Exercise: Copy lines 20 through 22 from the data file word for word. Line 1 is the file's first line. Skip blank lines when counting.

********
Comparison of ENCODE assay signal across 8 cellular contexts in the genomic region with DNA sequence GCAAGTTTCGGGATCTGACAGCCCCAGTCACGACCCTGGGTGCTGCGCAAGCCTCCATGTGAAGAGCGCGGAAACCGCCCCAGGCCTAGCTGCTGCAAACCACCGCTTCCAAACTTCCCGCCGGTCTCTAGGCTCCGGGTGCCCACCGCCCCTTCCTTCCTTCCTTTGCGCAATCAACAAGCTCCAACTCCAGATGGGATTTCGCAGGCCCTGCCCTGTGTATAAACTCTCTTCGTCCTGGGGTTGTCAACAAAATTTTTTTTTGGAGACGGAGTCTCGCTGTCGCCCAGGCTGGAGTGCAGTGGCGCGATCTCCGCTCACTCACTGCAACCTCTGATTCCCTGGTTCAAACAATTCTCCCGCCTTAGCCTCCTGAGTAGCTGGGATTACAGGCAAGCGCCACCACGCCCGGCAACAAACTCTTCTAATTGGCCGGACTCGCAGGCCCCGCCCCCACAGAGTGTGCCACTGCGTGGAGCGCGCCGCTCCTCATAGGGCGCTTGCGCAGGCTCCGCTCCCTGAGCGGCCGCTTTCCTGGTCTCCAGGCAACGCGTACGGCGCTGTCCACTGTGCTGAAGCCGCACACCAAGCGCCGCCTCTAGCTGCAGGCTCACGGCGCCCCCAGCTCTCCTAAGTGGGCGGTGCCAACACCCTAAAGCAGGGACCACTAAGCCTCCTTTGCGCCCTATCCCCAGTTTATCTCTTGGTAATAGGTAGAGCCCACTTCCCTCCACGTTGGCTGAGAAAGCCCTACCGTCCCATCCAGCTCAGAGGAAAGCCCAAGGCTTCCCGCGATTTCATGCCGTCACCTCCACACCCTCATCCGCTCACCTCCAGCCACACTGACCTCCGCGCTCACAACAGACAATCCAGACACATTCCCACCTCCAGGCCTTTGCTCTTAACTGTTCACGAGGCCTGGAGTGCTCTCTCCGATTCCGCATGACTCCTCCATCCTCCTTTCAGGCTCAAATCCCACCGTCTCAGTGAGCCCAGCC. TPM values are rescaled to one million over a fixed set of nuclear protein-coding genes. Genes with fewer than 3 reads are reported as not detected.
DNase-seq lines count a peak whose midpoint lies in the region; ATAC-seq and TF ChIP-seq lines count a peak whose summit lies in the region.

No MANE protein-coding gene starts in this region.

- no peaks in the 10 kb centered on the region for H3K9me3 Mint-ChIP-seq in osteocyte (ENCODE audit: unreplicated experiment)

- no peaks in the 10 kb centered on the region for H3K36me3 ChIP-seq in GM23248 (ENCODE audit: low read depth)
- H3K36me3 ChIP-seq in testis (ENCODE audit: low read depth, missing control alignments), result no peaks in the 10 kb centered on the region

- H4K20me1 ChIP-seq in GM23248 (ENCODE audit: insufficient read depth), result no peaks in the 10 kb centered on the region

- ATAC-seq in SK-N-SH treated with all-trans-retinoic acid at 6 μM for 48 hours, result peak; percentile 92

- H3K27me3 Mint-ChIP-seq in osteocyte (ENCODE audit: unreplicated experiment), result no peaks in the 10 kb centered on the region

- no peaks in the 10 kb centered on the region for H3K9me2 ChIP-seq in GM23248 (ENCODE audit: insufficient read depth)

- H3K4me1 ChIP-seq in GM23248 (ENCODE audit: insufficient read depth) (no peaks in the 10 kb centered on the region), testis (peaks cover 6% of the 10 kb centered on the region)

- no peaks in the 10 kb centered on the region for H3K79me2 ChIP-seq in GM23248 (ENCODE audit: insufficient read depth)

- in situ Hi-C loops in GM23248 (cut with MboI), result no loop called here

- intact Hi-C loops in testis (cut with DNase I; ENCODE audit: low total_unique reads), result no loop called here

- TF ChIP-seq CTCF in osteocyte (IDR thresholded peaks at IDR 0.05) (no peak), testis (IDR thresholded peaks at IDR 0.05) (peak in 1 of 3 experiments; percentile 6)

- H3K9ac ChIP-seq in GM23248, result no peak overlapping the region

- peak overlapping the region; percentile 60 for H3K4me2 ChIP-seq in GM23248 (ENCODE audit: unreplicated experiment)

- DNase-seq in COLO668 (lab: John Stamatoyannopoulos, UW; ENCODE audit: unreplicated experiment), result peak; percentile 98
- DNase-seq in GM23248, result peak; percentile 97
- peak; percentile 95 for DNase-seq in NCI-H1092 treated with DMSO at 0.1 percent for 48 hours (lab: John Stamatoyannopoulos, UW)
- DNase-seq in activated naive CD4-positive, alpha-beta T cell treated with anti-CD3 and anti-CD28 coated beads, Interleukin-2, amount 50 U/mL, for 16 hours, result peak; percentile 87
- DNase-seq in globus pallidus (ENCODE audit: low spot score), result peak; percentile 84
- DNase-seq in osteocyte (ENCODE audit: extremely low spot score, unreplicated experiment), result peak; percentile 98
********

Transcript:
- peak; percentile 95 for DNase-seq in NCI-H1092 treated with DMSO at 0.1 percent for 48 hours (lab: John Stamatoyannopoulos, UW)
- DNase-seq in activated naive CD4-positive, alpha-beta T cell treated with anti-CD3 and anti-CD28 coated beads, Interleukin-2, amount 50 U/mL, for 16 hours, result peak; percentile 87
- DNase-seq in globus pallidus (ENCODE audit: low spot score), result peak; percentile 84